Alan Bradshaw (W. A. Bradshaw, mentioned in the article above) recalls, "The expectations for Australorps were changing every year, depending on the judge. I had a much better chance of winning with my white Leghorns. I entered the same white Leghorn cockerel in two Royal Shows in different states, one under the utility class, and the same bird in an exhibition class. It won both. I did it just to prove to the judges' panel that there should only be one class of white Leghorn: the utility white Leghorn. There is only one breed of fowl. And that's the [white] Leghorn!
Alan believes that many leghorns of today resemble the utility Leghorns (unlike Australorps) but that they would have to come a long way to bring back the epic egg-laying abilities that the majority had 60 years ago.
W.A. Bradshaw (Alan) aged 97 at the Geelong Poultry Show, August 2018.
Old school egg-laying Australorps vs. modern day exhibition Australorps
Comparing the birds of today to yesteryear, you can see some remarkable differences in size and appearance:
Australorps in 1936: Slimmer, tighter feathering, especially around the tail.
June 2016: A modern Australorp show bird. Fluffier, looser feathering, bigger, wider bird with a fuller breast.
Birds that put a lot of energy into creating feathers do so at the expense of egg-laying.
Do you want Australorps that lay eggs?
If you’re looking into buying backyard chickens - some Australorps are ripper little layers—particularly some bloodlines of Australorp bantams for sale.
But don't expect it from the majority.
A friend believes he got high 200s to 300 eggs from bantam Australorps of a particular bloodline in 2017. I didn't perform an egg count, but I’m sure I got the same results from the sisters of these birds.
Interestingly, when he crossed them with a different bloodline, he was lucky to get 160 eggs in year one from the daughters!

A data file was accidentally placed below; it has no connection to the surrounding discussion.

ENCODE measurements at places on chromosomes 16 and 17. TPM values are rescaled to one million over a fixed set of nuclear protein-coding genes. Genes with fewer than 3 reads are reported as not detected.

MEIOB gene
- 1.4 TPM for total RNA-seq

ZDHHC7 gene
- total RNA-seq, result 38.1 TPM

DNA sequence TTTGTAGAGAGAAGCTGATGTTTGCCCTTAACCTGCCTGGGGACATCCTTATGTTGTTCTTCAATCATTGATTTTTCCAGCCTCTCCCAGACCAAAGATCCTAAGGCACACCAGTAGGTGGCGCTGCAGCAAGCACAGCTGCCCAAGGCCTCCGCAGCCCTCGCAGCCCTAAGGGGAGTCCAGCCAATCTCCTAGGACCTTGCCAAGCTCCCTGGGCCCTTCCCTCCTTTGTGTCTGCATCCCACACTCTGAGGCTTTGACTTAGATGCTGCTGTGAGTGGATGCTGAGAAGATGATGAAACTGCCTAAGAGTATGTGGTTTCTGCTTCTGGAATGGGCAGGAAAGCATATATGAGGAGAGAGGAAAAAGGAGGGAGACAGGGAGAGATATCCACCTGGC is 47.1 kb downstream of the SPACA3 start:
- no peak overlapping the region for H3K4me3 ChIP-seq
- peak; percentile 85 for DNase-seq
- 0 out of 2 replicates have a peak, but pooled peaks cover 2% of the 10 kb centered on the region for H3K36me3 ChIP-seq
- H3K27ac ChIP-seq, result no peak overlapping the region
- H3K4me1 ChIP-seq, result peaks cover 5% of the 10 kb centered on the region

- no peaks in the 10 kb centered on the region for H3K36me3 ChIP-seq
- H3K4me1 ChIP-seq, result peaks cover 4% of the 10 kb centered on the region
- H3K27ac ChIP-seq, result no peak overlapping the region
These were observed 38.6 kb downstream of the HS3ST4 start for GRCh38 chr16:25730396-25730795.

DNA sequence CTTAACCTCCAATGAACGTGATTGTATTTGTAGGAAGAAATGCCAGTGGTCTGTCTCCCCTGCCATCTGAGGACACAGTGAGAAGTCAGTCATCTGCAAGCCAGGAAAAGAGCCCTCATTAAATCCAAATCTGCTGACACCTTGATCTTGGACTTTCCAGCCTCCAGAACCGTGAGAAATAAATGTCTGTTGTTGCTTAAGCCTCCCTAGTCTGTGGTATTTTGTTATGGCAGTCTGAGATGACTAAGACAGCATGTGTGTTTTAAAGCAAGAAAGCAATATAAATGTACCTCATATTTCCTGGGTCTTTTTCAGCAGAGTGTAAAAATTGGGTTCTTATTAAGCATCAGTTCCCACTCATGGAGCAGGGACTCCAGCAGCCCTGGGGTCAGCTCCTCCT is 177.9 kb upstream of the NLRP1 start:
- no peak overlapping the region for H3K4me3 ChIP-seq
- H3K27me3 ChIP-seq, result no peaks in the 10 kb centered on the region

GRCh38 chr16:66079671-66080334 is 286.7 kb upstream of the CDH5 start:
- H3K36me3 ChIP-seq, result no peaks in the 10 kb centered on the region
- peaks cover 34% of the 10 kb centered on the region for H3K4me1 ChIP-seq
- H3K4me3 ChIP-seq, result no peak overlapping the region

How many eggs do Australorps lay a week?
Three eggs a week, give-or-take, is standard, depending on the time of year.
160 eggs across the year would be typical and sounds closer to what you should realistically expect. Keep in mind that Australorps are notorious for going broody, too!
It's not fair to compare purebred poultry to hybrids, such as the ISA Brown chicken, either. An ISA Brown’s production will be closer to 300 eggs in her first year, but you may only see consistent egg-laying for two years or so.
Purebreds are in it for the long haul and will lay a lower number of eggs per year but lay for many years to come.
Want to know where to buy Australorp chickens or find ISA browns for sale? I’ve compiled a guide of reputable chicken breeders Australia-wide.
My favourite laying breeds
Three of the best chicken breeds for eggs for backyards are Ancona, Hamburghs, and Bantam Australian Langshans. They all cope well in Australian conditions.
Hamburghs and Bantam Australian Langshans lay smaller eggs, but they are cracking little layers!
I know I've just said it's all about bloodlines, not breed. But I do think these breeds of chickens are underrated!
It's also important to remember that eggs are naturally a seasonal food.
Egg-laying depends greatly on bloodlines, what you’re feeding your chickens, keeping them healthy with minimal stress, and maximising available sunlight outside your chicken coop.
Optimise for these conditions, and you'll get more omelettes in the years to come!
Are you on track to get 250+ eggs per year from your purebred hens? If so, I want to hear from you! Drop a comment below, tag me on Instagram or Facebook, or send me an email at - firstname.lastname@example.org.
Want your chickens to be the healthiest and happiest they can be? I offer backyard chicken workshops, online programs, phone coaching, and in-person support to families, schools, and free-range egg farmers. Visit my online shop for natural, tried-and-tested poultry supplies in Australia.
Grab my free guide, The First 8 Steps To Naturally Healthy & Happy Backyard Chickens now!
Elise McNamara, Chicken Consultant & Educator.